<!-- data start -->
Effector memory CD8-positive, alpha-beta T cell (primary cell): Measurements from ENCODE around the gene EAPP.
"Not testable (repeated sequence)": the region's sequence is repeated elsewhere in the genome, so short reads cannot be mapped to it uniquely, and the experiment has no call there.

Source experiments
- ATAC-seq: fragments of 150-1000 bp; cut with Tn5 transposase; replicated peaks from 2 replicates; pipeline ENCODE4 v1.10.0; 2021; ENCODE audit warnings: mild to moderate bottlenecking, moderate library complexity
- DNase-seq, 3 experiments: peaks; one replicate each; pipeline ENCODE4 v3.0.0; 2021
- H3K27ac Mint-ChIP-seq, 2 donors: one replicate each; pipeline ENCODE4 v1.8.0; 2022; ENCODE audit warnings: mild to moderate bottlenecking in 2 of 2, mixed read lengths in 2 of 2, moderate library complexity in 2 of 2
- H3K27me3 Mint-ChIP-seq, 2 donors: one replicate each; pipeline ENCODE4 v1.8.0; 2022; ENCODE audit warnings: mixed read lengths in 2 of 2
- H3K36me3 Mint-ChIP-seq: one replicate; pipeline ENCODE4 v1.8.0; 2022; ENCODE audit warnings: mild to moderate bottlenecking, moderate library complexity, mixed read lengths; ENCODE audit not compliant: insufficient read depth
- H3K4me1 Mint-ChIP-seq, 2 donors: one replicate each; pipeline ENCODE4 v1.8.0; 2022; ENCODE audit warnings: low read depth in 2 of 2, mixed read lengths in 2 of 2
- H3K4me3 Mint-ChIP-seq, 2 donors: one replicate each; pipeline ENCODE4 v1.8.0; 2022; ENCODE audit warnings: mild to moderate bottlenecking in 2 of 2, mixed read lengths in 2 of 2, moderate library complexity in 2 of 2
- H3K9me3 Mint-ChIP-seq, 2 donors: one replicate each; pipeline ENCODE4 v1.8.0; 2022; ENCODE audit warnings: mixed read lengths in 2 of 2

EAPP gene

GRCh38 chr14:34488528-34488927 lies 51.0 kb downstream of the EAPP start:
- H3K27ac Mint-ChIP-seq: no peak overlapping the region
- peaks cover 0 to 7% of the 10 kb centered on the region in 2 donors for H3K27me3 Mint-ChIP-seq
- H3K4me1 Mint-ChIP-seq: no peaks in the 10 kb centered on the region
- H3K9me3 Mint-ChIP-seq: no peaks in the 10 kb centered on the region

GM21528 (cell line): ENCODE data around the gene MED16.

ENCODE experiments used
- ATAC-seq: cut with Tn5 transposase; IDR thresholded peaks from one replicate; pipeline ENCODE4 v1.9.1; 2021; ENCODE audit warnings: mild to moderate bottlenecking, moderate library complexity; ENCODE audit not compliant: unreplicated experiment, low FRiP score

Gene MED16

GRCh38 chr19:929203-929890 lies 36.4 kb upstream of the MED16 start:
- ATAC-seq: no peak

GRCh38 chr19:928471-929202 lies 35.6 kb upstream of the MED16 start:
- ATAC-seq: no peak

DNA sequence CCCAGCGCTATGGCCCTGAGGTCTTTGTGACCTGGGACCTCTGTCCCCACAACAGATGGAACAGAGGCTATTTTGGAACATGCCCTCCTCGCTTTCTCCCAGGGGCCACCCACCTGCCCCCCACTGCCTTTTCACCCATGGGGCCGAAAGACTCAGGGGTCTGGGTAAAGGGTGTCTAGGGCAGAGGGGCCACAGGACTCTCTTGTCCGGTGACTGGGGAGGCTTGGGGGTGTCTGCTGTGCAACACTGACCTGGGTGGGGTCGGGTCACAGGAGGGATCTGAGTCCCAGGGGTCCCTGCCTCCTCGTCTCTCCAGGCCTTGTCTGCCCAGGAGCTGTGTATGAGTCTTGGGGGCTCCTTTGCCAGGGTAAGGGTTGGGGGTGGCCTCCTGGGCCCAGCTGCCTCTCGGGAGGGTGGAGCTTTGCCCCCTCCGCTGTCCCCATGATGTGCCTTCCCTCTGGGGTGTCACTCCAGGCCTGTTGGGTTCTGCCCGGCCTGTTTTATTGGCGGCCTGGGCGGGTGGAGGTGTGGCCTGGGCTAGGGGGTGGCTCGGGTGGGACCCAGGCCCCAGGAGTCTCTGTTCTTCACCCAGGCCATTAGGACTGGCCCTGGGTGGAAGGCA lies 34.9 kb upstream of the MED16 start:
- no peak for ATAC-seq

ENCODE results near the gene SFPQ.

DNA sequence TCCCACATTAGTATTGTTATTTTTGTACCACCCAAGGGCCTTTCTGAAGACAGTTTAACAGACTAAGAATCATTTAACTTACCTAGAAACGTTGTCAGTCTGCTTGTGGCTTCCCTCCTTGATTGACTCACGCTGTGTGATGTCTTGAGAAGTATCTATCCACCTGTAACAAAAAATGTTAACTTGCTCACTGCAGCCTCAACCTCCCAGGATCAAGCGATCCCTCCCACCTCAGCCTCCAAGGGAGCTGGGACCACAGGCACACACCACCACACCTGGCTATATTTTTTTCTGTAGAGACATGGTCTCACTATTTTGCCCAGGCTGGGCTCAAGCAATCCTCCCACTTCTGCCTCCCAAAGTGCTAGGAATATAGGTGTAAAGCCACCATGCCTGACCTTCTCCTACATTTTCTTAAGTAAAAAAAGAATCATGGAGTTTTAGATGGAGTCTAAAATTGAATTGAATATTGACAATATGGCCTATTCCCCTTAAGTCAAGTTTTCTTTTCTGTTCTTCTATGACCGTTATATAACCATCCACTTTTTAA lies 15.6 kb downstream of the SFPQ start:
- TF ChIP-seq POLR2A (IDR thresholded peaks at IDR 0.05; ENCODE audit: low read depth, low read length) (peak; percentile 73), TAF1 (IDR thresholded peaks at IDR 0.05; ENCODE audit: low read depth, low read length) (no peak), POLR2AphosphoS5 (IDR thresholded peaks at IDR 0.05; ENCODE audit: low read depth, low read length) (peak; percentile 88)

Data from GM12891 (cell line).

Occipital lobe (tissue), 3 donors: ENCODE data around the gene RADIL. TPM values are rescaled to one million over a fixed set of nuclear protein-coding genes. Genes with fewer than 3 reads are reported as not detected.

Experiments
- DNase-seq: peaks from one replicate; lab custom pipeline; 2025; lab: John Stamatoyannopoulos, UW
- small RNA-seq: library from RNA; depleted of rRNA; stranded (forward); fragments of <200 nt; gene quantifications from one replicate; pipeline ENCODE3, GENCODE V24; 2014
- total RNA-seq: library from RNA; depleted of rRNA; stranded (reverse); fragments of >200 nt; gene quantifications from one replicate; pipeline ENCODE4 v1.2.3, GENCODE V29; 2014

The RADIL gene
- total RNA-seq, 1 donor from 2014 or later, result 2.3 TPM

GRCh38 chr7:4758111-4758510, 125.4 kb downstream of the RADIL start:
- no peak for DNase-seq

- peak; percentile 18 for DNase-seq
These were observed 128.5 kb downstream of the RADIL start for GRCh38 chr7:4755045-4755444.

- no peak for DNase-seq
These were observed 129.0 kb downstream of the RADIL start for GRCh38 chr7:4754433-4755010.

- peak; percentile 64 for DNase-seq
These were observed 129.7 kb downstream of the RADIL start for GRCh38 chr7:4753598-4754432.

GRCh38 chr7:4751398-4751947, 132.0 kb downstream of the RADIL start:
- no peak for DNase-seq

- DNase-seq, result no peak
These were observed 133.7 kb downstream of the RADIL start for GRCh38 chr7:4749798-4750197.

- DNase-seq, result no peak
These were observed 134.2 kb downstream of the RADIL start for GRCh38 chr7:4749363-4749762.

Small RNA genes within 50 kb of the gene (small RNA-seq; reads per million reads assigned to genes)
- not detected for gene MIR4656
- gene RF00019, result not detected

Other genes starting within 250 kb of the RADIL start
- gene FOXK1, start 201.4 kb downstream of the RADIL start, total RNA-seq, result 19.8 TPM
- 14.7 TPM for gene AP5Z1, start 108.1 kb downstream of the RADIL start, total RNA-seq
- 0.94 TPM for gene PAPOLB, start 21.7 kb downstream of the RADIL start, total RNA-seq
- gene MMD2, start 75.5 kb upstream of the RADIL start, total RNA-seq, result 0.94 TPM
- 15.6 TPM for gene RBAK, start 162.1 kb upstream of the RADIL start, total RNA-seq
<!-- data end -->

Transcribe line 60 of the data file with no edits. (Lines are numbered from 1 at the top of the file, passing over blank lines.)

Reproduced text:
- gene MMD2, start 75.5 kb upstream of the RADIL start, total RNA-seq, result 0.94 TPM